Kenn Nakata Steffensen
Recent media reports of Danish police brutality brought back memories of my student days in “wonderful Cop-enhagen”. Some days ago, the police there arrested almost a thousand mostly peaceful and law-abiding marchers and were only able to charge a dozen with any offences. All had their hands tied and were held for four hours on a bitterly cold street and forced to wet themselves. Judging from reports in the British media, the brutality of the Danish police seems to have surprised some foreign journalists and climate activists. A lady from the Philippines was shocked that they were as bad as or worse than the police back home. I cannot say if they are better or worse than their Philippine counterparts, but it is my experience that they are far more prone to arbitrary and racially motivated harassment than London’s Metropolitan Police. Observing the streets of Copenhagen and those of London, they also generally seemed more brutal and intimidating. The expectation that the Danish police should be gentler than other police forces is testimony to the strong power of a false general image the country enjoys abroad. In spite of the mainstreaming of aggressive nationalism with racist overtones since the 2001 elections, the 2005 cartoon crisis, confrontation in the Arctic and an increasingly militaristic and pro-US foreign policy, the idea of Denmark as a small, liberal internationalist and internally egalitarian and democratic country remains strong. Parts of the successfully projected ideological myth are true, but this was never the whole story. There is democracy and egalitarianism, but the other side of this is a tyranny of the majority and intolerance of cultural diversity. Nationalism was always stronger and more arrogant and xenophobic than in many other parts of western Europe. As for imperialism, I argued in an article published earlier this year that Danish international relations discourse operates as a “cloaking device”, which mysteriously makes 97% of the state’s territory invisible in international relations. This huge land and sea mass is the still colonised remnant of a once even vaster Danish empire.*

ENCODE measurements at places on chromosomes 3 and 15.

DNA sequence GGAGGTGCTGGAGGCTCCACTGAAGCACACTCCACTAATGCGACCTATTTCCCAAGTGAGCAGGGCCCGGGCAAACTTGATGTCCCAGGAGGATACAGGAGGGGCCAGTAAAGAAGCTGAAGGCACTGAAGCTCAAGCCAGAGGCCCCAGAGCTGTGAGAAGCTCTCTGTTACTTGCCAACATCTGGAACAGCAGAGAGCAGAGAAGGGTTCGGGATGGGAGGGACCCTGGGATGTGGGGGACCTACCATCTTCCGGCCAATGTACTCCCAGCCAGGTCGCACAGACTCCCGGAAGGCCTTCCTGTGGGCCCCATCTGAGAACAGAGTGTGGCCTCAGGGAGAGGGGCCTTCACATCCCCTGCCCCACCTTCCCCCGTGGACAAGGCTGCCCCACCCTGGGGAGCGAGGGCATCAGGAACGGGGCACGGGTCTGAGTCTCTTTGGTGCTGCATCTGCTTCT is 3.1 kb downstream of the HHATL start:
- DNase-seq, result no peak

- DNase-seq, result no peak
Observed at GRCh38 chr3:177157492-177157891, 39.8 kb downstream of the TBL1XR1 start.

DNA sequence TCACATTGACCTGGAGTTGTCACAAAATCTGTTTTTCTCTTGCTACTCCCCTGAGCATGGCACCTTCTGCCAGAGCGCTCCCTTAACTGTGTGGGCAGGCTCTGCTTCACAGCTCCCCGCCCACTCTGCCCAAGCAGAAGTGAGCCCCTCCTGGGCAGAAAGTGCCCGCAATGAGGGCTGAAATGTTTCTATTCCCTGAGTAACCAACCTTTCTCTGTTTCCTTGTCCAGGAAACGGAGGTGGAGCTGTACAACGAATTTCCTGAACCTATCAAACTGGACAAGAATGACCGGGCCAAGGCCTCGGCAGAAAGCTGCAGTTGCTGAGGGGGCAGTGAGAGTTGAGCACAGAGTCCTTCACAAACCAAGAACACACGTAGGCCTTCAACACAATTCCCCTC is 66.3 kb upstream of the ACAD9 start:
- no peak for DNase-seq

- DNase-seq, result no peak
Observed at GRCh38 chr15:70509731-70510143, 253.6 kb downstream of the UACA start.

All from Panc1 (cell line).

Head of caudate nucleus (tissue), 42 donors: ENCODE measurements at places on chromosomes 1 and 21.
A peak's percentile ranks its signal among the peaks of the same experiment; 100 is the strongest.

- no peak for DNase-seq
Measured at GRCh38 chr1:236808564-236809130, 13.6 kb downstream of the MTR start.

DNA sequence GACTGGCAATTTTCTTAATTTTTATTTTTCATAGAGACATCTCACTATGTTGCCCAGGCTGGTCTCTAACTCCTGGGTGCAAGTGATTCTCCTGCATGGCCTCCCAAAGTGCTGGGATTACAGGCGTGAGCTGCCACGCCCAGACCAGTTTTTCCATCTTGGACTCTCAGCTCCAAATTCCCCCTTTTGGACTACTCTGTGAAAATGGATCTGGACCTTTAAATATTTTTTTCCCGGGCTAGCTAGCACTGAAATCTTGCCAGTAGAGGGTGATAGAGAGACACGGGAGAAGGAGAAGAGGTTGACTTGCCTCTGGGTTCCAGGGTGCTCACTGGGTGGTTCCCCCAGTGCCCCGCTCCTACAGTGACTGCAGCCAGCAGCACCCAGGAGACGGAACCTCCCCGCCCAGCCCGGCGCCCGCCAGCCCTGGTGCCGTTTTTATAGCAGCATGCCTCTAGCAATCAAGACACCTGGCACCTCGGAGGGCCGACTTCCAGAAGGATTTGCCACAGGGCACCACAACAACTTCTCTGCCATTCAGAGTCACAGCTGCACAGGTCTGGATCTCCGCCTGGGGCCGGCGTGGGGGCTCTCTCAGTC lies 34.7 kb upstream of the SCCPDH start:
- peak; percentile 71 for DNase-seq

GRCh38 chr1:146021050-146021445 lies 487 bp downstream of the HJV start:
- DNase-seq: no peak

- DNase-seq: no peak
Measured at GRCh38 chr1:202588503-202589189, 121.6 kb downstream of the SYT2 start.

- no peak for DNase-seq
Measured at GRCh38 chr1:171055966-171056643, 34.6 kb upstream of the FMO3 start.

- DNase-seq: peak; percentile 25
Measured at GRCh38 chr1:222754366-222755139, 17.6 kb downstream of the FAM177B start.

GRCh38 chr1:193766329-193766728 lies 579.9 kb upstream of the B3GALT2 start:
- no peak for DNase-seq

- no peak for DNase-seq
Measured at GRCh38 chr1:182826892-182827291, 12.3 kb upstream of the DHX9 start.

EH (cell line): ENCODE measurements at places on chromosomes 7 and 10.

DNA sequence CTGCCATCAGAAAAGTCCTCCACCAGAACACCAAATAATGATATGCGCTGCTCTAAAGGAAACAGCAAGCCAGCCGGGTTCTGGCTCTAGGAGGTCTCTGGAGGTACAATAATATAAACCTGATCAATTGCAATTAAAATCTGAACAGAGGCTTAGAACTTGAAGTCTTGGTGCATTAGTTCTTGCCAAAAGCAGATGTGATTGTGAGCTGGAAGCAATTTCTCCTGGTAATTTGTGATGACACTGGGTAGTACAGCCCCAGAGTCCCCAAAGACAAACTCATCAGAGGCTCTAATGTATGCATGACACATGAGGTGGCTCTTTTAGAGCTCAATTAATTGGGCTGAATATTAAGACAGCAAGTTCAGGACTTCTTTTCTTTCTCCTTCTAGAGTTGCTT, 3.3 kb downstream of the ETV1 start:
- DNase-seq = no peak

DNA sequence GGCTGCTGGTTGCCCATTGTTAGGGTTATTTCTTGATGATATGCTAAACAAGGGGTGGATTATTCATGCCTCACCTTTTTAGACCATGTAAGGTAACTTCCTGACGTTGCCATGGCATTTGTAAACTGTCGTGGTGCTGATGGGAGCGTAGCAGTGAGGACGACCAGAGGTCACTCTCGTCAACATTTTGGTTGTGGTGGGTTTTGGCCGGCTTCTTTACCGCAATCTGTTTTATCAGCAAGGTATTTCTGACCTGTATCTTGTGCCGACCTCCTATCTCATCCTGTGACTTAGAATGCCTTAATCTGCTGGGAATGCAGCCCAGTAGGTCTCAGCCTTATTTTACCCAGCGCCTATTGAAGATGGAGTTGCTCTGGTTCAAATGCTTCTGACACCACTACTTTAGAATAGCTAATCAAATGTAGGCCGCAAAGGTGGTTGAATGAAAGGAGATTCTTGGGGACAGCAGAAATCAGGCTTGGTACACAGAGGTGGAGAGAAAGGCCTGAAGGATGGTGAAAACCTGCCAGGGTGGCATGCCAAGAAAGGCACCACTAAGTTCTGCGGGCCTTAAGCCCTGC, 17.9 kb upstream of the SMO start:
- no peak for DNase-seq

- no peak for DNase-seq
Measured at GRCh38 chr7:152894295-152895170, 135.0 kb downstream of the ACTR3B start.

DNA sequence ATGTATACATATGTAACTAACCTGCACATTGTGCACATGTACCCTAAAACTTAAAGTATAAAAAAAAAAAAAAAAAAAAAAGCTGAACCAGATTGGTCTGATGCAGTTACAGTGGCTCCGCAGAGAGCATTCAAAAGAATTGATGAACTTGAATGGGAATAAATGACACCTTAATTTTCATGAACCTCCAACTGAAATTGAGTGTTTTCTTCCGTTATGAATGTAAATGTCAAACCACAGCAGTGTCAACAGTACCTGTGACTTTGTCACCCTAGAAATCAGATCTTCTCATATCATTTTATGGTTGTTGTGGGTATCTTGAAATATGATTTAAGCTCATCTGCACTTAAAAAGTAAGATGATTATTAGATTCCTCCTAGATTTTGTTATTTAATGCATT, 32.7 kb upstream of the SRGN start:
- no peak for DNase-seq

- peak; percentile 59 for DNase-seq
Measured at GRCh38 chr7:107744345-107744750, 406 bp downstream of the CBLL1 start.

When I lived in Copenhagen between 1989 and 1994 I was regularly stopped and questioned by the police for no apparent reason. The same happened to male Iranian exile acquaintances. My belief then and now is that it was a matter of race. Many police officers seemed to have the prejudice that young men with darker hair and pigmentation than the majority were all up to no good. They would therefore stop them, demand identification and check if the bicycle they were riding had not been reported stolen. It is of course ironic that the descendants of Vikings and Vandals should hold such views. Many policemen are from Vendsyssel in Jutland, which takes its name from the ancient Vandal tribe.